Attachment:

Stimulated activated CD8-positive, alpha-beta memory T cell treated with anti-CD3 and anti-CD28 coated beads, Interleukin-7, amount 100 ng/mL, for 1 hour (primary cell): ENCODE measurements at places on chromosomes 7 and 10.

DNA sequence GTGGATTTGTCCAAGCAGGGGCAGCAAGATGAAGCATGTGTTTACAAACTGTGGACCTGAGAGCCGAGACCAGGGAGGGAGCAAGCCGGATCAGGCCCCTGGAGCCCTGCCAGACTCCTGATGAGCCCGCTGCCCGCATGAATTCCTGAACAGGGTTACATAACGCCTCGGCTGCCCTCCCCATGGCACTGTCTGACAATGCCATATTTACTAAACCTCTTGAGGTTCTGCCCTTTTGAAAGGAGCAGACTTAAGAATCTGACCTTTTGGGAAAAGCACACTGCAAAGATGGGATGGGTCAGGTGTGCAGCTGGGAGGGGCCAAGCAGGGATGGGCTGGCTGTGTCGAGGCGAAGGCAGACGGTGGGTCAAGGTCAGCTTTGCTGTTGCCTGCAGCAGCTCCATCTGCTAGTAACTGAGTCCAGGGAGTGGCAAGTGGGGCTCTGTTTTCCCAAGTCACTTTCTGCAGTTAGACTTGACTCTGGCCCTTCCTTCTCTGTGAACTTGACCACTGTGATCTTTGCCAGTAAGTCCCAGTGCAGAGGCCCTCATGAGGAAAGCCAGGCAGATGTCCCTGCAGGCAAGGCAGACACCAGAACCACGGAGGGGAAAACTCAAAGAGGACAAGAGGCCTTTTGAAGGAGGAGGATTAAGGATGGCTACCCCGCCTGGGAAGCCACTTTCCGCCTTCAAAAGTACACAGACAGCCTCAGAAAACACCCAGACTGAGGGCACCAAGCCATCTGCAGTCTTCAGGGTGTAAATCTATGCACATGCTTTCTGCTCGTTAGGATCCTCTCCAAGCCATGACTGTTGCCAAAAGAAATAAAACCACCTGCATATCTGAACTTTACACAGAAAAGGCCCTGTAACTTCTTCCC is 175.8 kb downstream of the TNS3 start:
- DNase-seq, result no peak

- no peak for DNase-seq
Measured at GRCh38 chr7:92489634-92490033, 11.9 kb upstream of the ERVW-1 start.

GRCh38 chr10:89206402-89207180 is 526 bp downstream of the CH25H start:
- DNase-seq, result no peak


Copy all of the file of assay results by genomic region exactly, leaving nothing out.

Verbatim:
Stimulated activated CD8-positive, alpha-beta memory T cell treated with anti-CD3 and anti-CD28 coated beads, Interleukin-7, amount 100 ng/mL, for 1 hour (primary cell): ENCODE measurements at places on chromosomes 7 and 10.

DNA sequence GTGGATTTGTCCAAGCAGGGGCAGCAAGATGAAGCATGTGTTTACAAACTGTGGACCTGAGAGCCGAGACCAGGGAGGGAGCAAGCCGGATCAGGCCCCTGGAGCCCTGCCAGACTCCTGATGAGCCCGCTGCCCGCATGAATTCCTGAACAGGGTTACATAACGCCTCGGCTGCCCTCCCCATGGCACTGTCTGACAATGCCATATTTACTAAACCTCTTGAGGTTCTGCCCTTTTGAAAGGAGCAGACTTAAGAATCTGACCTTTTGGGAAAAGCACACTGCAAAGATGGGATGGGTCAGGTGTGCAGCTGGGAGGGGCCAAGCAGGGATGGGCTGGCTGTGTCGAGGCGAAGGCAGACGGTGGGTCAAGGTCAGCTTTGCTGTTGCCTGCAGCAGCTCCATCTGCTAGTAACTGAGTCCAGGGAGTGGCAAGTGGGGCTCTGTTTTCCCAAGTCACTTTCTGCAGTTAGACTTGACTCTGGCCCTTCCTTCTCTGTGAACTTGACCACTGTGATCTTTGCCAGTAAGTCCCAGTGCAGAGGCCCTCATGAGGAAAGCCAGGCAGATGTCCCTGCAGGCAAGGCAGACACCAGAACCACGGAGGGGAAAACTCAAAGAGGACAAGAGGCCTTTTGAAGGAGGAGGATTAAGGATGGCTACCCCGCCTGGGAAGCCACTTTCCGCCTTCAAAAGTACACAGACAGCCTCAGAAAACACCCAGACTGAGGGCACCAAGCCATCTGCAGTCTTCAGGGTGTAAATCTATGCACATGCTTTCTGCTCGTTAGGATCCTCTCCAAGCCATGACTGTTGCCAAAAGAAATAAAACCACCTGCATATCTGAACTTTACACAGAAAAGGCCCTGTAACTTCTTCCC is 175.8 kb downstream of the TNS3 start:
- DNase-seq, result no peak

- no peak for DNase-seq
Measured at GRCh38 chr7:92489634-92490033, 11.9 kb upstream of the ERVW-1 start.

GRCh38 chr10:89206402-89207180 is 526 bp downstream of the CH25H start:
- DNase-seq, result no peak